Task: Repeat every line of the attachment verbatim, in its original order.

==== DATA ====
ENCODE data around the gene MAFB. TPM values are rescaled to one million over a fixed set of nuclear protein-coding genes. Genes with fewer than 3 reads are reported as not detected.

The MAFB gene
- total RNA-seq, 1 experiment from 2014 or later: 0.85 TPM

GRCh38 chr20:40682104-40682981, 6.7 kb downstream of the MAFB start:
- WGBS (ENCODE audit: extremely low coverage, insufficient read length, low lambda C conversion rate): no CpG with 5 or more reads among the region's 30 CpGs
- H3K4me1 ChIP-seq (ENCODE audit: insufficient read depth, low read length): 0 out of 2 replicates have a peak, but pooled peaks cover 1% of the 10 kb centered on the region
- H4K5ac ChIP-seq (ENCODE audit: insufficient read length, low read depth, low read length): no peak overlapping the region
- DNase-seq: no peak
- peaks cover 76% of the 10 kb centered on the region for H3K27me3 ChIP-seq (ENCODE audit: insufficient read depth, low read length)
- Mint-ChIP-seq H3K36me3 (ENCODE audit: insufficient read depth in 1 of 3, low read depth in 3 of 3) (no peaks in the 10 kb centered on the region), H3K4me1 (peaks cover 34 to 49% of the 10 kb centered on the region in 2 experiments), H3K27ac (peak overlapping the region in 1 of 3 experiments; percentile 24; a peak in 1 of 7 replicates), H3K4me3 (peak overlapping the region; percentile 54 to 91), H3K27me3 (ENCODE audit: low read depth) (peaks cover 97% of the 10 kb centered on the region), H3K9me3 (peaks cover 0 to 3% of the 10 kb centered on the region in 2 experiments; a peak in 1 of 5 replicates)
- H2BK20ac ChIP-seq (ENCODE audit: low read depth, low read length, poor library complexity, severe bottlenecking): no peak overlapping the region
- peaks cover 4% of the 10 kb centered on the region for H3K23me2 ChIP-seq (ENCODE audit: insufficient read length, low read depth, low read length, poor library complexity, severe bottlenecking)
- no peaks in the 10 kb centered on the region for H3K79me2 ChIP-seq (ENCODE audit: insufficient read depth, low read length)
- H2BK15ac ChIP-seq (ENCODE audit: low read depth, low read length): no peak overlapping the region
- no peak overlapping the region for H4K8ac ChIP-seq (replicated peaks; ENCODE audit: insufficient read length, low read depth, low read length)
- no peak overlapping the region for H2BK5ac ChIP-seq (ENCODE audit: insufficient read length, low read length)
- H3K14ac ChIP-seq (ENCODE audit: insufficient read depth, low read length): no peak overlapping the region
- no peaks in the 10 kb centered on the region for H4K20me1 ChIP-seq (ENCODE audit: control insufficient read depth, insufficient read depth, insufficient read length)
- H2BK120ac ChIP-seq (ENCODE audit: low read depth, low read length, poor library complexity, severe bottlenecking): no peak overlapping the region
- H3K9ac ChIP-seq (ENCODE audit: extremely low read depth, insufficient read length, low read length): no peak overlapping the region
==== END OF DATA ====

ENCODE data around the gene MAFB. TPM values are rescaled to one million over a fixed set of nuclear protein-coding genes. Genes with fewer than 3 reads are reported as not detected.

The MAFB gene
- total RNA-seq, 1 experiment from 2014 or later: 0.85 TPM

GRCh38 chr20:40682104-40682981, 6.7 kb downstream of the MAFB start:
- WGBS (ENCODE audit: extremely low coverage, insufficient read length, low lambda C conversion rate): no CpG with 5 or more reads among the region's 30 CpGs
- H3K4me1 ChIP-seq (ENCODE audit: insufficient read depth, low read length): 0 out of 2 replicates have a peak, but pooled peaks cover 1% of the 10 kb centered on the region
- H4K5ac ChIP-seq (ENCODE audit: insufficient read length, low read depth, low read length): no peak overlapping the region
- DNase-seq: no peak
- peaks cover 76% of the 10 kb centered on the region for H3K27me3 ChIP-seq (ENCODE audit: insufficient read depth, low read length)
- Mint-ChIP-seq H3K36me3 (ENCODE audit: insufficient read depth in 1 of 3, low read depth in 3 of 3) (no peaks in the 10 kb centered on the region), H3K4me1 (peaks cover 34 to 49% of the 10 kb centered on the region in 2 experiments), H3K27ac (peak overlapping the region in 1 of 3 experiments; percentile 24; a peak in 1 of 7 replicates), H3K4me3 (peak overlapping the region; percentile 54 to 91), H3K27me3 (ENCODE audit: low read depth) (peaks cover 97% of the 10 kb centered on the region), H3K9me3 (peaks cover 0 to 3% of the 10 kb centered on the region in 2 experiments; a peak in 1 of 5 replicates)
- H2BK20ac ChIP-seq (ENCODE audit: low read depth, low read length, poor library complexity, severe bottlenecking): no peak overlapping the region
- peaks cover 4% of the 10 kb centered on the region for H3K23me2 ChIP-seq (ENCODE audit: insufficient read length, low read depth, low read length, poor library complexity, severe bottlenecking)
- no peaks in the 10 kb centered on the region for H3K79me2 ChIP-seq (ENCODE audit: insufficient read depth, low read length)
- H2BK15ac ChIP-seq (ENCODE audit: low read depth, low read length): no peak overlapping the region
- no peak overlapping the region for H4K8ac ChIP-seq (replicated peaks; ENCODE audit: insufficient read length, low read depth, low read length)
- no peak overlapping the region for H2BK5ac ChIP-seq (ENCODE audit: insufficient read length, low read length)
- H3K14ac ChIP-seq (ENCODE audit: insufficient read depth, low read length): no peak overlapping the region
- no peaks in the 10 kb centered on the region for H4K20me1 ChIP-seq (ENCODE audit: control insufficient read depth, insufficient read depth, insufficient read length)
- H2BK120ac ChIP-seq (ENCODE audit: low read depth, low read length, poor library complexity, severe bottlenecking): no peak overlapping the region
- H3K9ac ChIP-seq (ENCODE audit: extremely low read depth, insufficient read length, low read length): no peak overlapping the region